Rossant (Return to Paris, 2003, etc.) concludes her trilogy of memoirs with this mouthwatering reminiscence of marriage and her stellar epicurean career.
In 1955, the author and her husband left France for New York. For Rossant, moving to America meant, foremost, the discovery of new food, starting with an ice-cream sundae. She’d read about this “mountain of ice cream” in French reporters’ accounts of America, but had never tasted one. Baked potatoes and bagels quickly became favorites as well. She missed lunching on a baguette stuffed with ham, but made do with cream cheese on walnut bread from Chock Full ’o Nuts. Broccoli took some getting used to: “It looked like a small tree, and tasted somewhat like cabbage . . . too bland.” Indeed, American vegetables were generally a problem. String beans seemed a wholly different species than the haricots verts Rossant had enjoyed in France. Iceberg lettuce was . . . well, barely lettuce. She also found American packaged food tricky; making her first attempt with a cake mix, she baked the icing and used the cake powder as glaze. While navigating American cuisine, Rossant had children and a series of jobs, including writing for a French-language newspaper and teaching French at Hofstra Univ., where she met Alice Trillin. After Trillin’s husband Calvin praised Rossant’s cooking in his book Alice, Let’s Eat, she was invited to write for Vogue and other magazines. Around the same time, she presided over a cooking club formed by her daughter Juliette, then in fifth grade. The club quickly grew into a series of children’s cooking classes, the classes spawned a TV show, and the TV show led to a book contract for a children’s cookbook. Rossant’s breathless yet humble descriptions of her cooking and her vocational success are great fun to read. Scrumptious-sounding recipes (goose neck pâté, poached pears with caramel, apple mousse) conclude each chapter.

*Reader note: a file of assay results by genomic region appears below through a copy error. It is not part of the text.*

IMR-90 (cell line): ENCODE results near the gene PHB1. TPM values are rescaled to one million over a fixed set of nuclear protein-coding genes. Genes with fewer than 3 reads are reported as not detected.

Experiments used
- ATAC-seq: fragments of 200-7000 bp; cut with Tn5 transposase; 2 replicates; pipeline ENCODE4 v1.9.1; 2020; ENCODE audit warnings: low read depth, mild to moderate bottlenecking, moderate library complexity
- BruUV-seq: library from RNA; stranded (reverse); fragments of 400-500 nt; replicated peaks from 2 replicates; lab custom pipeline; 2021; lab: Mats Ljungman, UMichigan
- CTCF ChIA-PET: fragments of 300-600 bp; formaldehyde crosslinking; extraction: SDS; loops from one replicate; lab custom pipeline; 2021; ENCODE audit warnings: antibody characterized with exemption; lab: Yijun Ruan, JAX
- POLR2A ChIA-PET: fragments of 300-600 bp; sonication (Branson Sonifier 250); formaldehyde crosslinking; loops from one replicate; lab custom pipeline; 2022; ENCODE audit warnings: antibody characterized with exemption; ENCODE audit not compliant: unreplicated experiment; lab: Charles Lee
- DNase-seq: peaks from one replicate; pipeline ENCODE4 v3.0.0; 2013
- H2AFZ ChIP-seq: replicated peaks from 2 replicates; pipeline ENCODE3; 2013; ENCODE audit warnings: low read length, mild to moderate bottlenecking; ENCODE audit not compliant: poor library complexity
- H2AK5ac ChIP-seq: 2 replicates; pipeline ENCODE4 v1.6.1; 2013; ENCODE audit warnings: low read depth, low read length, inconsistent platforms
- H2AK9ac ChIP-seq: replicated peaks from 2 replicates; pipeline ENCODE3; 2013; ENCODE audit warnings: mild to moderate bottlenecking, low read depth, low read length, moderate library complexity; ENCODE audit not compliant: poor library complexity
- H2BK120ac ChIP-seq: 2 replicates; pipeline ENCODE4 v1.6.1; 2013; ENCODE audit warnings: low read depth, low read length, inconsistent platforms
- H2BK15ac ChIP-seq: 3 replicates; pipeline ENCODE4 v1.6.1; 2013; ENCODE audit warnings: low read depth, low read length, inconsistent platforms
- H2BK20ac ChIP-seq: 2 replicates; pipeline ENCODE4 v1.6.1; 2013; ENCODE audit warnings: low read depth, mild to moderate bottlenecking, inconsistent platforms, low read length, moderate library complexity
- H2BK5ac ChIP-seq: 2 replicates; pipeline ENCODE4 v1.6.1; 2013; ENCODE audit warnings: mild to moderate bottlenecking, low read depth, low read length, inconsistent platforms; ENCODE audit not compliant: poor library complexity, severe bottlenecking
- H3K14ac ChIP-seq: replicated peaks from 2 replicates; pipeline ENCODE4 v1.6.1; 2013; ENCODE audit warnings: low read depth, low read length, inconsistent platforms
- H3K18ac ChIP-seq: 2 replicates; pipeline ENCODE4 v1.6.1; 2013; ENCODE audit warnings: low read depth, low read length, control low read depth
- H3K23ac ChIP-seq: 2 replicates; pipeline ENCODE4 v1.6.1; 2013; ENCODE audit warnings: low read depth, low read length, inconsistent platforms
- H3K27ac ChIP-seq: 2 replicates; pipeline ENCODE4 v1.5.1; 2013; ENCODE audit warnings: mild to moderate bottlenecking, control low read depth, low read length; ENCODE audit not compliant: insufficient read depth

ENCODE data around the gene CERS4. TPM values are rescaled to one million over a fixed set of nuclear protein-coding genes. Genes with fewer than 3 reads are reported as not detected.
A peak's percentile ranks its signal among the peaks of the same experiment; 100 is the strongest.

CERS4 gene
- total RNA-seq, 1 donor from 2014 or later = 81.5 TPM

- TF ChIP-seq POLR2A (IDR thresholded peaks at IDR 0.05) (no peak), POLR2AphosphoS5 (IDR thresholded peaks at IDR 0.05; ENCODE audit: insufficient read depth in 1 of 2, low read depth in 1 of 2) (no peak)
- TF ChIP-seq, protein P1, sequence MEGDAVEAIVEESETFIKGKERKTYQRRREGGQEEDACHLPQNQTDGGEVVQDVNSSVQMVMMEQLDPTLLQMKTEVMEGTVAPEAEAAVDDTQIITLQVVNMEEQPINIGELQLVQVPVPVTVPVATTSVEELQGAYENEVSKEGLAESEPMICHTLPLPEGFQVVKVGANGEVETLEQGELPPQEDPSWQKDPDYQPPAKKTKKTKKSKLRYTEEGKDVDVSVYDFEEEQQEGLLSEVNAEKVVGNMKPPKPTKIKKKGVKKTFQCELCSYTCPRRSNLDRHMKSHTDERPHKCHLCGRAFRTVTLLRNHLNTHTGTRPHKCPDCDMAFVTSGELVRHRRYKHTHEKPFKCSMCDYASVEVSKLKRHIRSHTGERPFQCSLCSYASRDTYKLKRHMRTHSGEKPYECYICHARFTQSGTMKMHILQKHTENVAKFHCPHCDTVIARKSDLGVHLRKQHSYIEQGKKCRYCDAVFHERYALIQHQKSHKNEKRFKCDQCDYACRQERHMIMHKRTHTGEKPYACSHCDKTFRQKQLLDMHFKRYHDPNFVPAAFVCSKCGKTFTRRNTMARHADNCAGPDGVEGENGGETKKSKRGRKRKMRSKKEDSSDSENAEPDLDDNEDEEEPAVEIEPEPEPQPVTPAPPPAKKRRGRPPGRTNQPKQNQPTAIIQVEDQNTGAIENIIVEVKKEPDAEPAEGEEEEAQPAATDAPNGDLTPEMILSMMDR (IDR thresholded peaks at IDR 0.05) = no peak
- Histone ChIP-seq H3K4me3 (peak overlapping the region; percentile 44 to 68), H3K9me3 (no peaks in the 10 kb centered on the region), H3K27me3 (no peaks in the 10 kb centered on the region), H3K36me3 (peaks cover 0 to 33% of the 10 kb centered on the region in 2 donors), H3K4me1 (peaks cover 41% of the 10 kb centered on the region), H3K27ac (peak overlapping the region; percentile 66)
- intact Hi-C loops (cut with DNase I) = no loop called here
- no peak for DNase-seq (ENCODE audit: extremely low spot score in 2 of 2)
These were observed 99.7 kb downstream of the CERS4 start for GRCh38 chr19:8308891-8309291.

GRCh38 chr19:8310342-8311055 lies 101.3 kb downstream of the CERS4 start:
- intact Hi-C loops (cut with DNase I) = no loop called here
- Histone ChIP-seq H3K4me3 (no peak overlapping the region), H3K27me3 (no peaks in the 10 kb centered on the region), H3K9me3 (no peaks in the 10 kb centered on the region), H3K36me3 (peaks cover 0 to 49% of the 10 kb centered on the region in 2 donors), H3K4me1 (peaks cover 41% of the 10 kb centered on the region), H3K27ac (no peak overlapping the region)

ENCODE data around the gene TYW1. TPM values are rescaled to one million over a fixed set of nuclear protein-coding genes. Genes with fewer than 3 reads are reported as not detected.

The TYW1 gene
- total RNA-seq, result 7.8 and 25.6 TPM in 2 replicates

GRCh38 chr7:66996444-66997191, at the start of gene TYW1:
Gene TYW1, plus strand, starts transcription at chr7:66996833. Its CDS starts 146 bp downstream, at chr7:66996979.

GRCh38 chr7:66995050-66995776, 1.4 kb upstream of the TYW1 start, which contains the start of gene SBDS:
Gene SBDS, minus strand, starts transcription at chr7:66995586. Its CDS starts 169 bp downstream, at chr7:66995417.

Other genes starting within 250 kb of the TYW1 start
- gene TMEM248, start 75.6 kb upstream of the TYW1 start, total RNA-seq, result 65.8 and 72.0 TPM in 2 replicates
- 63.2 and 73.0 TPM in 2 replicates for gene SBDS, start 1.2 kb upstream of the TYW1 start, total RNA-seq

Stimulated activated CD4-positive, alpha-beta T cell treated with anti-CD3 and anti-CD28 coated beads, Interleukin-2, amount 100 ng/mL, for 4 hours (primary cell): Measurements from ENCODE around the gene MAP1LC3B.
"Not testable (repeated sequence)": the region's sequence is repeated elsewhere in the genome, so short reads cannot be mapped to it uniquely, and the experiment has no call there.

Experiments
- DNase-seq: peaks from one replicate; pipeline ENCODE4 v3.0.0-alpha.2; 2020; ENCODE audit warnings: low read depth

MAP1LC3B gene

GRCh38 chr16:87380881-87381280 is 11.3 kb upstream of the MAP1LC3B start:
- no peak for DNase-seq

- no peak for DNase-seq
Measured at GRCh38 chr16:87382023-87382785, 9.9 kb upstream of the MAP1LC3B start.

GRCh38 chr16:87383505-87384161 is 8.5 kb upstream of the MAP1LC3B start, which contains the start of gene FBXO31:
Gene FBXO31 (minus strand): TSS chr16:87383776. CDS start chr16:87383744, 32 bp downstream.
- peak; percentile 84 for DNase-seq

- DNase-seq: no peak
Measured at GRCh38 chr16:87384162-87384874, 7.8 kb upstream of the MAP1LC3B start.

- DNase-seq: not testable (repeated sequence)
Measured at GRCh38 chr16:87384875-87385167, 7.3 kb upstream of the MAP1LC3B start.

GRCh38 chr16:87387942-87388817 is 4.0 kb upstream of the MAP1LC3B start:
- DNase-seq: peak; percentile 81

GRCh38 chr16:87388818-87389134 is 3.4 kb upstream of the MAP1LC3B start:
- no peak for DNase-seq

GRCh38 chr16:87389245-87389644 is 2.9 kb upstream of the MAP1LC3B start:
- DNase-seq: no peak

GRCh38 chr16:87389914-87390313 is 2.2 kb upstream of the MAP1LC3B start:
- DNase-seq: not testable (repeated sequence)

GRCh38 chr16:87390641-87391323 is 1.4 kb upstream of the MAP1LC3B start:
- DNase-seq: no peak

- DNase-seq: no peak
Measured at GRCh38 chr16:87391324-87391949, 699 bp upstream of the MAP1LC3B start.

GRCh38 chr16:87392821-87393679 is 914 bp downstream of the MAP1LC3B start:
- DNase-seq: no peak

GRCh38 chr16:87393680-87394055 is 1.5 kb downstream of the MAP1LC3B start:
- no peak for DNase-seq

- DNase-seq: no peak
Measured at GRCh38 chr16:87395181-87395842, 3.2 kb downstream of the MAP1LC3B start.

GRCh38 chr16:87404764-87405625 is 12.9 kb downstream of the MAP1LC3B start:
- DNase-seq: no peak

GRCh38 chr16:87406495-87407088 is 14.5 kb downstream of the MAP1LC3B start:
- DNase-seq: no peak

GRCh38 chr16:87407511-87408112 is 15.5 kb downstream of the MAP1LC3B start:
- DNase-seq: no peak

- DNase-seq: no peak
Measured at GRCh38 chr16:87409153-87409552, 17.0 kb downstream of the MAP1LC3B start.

Delectable: Bon appetit!